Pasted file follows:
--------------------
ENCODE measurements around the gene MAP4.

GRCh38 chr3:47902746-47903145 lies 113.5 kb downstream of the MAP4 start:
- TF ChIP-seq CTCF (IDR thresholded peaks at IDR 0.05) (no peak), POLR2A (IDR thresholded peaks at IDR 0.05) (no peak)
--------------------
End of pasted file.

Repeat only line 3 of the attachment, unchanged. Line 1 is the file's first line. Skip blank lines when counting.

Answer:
- TF ChIP-seq CTCF (IDR thresholded peaks at IDR 0.05) (no peak), POLR2A (IDR thresholded peaks at IDR 0.05) (no peak)